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Labour market flexibility and policy coordination in a monetary union

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  • Anssi Rantala

    (Pellervo Economic Research Institute, Helsinki)

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    Abstract

    Sufficiently flexible labour markets are considered an important precondition for countries to benefit from membership in the monetary union. Economic policy coordination within the European Community is extensive and includes issues related to labour market structures. In this paper we study the determination of flexibility of the labour market and, ultimately, of wages in a member country of the monetary union. As a starting point, the analysis assumes that each country’s government, in formulating its labour market policy, decides the degree of nominal wage flexibility in light of the fact that this involves political costs that increase with the degree of wage flexibility. The study then focuses on the effects of monetary union membership on each country’s prospects for coordination of economic policies – specifically labour market policies. The study shows that coordination of labour market policies contributes to greater nominal wage flexibility in member countries. However, coordination of labour market policies will be effective only if unemployment is persistent or under discretionary monetary policy. From the perspective of macroeconomic stability, there is no particular need for coordinating labour market policies among member countries if the common central bank can credibly precommit to a low inflation target or if fluctuations in unemployment are white noise.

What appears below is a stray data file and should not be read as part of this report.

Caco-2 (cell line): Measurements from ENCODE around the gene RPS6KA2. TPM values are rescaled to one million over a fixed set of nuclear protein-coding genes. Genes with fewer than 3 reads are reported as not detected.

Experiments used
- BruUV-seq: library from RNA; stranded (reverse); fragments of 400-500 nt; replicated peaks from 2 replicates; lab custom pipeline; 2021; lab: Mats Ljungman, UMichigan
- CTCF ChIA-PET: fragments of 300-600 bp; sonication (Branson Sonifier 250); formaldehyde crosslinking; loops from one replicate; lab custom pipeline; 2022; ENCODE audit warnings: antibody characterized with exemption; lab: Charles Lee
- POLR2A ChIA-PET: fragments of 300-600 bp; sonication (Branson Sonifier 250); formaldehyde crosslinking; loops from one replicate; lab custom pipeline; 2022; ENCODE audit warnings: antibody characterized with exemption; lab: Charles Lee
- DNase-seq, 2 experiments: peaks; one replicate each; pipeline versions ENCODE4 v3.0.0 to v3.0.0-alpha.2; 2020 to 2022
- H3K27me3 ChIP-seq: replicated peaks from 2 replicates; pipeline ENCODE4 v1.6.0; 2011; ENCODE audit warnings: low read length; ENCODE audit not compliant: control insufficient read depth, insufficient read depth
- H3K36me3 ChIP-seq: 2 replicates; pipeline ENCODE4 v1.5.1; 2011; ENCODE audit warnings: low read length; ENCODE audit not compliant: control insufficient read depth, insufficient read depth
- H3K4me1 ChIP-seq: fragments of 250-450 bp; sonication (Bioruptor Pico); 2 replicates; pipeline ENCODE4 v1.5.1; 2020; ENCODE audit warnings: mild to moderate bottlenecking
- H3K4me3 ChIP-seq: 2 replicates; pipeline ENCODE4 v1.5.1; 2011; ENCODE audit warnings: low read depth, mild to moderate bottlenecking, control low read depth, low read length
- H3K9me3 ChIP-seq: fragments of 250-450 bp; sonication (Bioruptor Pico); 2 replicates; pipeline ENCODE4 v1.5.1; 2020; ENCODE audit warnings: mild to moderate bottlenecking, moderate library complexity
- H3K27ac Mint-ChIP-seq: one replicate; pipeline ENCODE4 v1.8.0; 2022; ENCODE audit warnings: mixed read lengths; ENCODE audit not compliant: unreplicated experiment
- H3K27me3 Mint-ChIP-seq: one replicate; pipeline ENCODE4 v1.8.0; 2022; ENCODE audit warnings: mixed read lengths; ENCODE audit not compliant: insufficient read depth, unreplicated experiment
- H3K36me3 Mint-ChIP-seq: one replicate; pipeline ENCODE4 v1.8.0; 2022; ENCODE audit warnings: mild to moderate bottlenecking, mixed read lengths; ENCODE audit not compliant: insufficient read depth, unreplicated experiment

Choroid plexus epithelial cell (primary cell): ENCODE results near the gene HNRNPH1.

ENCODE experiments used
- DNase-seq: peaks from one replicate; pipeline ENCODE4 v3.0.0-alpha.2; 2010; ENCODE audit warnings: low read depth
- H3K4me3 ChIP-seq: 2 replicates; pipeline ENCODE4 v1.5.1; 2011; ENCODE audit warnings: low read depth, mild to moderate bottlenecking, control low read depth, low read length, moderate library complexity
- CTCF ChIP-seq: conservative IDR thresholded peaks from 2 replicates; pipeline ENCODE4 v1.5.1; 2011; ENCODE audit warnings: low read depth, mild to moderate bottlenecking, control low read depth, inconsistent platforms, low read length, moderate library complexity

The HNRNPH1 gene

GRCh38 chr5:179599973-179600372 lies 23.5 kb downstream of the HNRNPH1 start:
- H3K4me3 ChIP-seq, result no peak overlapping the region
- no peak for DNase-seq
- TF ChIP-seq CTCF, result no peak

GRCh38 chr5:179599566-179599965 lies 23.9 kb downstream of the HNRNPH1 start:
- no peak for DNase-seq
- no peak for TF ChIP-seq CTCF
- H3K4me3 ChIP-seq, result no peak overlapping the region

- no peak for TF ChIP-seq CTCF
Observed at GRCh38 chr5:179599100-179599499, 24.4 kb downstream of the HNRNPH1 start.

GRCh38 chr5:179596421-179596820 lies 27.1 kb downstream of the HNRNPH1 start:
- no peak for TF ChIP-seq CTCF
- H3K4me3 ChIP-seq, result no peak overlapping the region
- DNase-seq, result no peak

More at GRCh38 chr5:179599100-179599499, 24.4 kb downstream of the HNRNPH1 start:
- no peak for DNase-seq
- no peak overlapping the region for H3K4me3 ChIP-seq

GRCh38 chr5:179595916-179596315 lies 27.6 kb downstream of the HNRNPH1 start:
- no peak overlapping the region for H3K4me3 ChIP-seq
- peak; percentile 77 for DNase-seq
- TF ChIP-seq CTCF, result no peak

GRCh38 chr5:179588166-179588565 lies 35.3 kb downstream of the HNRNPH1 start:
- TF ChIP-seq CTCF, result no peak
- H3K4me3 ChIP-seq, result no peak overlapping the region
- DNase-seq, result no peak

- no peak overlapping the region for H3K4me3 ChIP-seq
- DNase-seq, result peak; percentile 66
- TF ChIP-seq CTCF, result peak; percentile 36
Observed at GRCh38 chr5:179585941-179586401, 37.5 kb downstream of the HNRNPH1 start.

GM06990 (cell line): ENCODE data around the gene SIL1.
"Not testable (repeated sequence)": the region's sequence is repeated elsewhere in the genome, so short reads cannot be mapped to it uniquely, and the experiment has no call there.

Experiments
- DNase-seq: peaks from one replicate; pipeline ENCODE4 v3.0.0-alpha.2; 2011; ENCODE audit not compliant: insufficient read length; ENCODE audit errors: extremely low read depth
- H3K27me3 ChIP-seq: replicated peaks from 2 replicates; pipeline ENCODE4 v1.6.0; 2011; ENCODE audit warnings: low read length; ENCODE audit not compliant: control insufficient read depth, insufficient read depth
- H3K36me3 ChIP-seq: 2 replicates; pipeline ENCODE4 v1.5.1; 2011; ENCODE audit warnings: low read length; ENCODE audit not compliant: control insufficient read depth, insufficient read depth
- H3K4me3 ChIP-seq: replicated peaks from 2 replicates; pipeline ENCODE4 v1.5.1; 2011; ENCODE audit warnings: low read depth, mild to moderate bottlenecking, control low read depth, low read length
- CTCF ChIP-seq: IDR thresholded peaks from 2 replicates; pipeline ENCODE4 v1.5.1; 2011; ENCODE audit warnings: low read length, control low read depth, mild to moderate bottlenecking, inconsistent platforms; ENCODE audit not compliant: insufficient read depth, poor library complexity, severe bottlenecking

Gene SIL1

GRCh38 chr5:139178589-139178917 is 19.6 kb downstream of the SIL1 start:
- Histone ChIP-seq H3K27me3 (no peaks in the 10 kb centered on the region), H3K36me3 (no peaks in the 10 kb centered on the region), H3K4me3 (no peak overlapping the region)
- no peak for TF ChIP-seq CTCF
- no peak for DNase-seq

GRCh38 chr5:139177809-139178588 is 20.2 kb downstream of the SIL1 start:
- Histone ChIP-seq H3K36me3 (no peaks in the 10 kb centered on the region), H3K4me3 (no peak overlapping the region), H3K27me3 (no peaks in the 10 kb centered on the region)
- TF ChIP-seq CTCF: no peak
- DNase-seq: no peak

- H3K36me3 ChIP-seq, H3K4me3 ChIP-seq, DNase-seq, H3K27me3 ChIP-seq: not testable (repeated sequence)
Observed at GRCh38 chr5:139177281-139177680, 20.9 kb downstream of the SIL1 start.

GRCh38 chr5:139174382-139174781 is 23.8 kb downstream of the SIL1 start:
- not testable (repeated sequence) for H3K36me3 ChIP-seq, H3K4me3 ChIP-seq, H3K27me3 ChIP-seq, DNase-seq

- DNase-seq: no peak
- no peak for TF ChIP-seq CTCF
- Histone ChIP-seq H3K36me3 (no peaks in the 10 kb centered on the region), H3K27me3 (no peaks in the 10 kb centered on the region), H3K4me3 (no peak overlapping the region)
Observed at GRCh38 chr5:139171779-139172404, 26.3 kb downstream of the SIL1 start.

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    Bibliographic Info

    Paper provided by EconWPA in its series Macroeconomics with number 0405001.

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    Date of creation: 03 May 2004
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    Handle: RePEc:wpa:wuwpma:0405001

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    Web page: http://128.118.178.162

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    Keywords: wage flexibility; economic policy coordination; credibility; precommitment;

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